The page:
Can't something be done to prevent yachts injuring and killing marine creatures?
I’ve had lots of emails from readers about collisions between yachts and whales. These are some of them:
From Dave Howorth: ‘There’s one very simple possibility that should be given a try – run the echo sounder so the animals can hear the boats coming. Maybe it would need some modification – forward facing and different frequencies perhaps.’
From Lucas Schroder: ‘I raced in the Transat 6.50 last year (NED 633 T-Mobile One). On the Les Sables-Azores leg of the race in 2006 two open 6.50s hit a whale. I figured, a 800 kilo boat can’t do that much damage to a large mammal like that. But a keel fin and bulb travelling at speeds over 10 knots can – I guess – do a lot of damage. Isn’t there a solution to this horrible problem of collisions, one that keeps the sport more in balance with the environment it is in?’
And from Barrett Carr: ‘Having just witnessed a baby deer laying in the middle of the road last night, bloody and desperately trying to get up after being hit by a car, I find myself particularly troubled by the tragic encounters with marine animals during the Transat. It bothers me that the tone of the reporting is more indicative of these creatures being a hindrance and causing damage to boats, rather than their being the victims of an increasingly competitive sport.
‘It would be interesting if someone could develop a means of alerting marine life of the danger of a keel and bulb approaching at 25 knots. Would a sonar pulse or a strobe light pulsing from the keel of a boat warn of a boat’s approach?’
I would be really interested to hear from anyone who knows more about this. I doubt the use of echo sounders is much of a deterrent, though. The solo sailors, like most of us, don’t ever switch them off, so I guess we have to conclude that they don’t work as a foolproof warning.
I also wonder how a sonar device would work. I can see it being effective at very slow speeds or in the tranquillity under the water, but you have to be on board one of these boats to appreciate just how much noise they make bounding across the sea surface. Could something work despite the noise and cavitation of water? As I say, I don’t know – what do you think?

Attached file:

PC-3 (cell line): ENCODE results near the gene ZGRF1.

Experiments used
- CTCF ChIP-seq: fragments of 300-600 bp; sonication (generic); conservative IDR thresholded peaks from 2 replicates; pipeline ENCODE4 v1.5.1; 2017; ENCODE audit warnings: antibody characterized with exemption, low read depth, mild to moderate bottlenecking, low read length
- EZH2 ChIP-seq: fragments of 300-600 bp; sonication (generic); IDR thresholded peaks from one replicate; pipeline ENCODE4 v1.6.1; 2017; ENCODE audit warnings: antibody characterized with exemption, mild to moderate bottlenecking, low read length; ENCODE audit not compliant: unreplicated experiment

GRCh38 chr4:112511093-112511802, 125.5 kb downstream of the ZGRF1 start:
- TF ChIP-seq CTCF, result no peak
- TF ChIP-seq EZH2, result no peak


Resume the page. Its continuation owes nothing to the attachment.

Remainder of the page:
What I think is really shocking, though, is that the number of collisions between yachts and whales on this race is probably the only clue we will ever have to the scale of destruction being wrought every day by ships. This is the price sea creatures are paying for globalisation: all those ships bringing you and I cheap goods from sweat shops in the developing world, which we’ll use and then chuck away into landfill.
There are around half a million ships worldwide over 1,000 gross tons. If even 1% of these were to run into a whale each year, that is terrible carnage, and ship owners have no incentive at all to research a deterrent. It doesn’t cause damage to ships or knock even a fraction of a knot off the speed.
So don’t castigate the poor sailors for being the ones to notice and report and care: surely it is to the shipping industry that we should be looking for proper research.
By the way, the photo above was taken by Sam Davies aboard the IMOCA 60 Roxy earlier this week. She reported: ‘I was on deck yesterday evening to photograph another beautiful sunset when a huge whale popped up right in front of Roxy! Luckily (for the whale) we were only doing four knots at the time and it had time to see me.’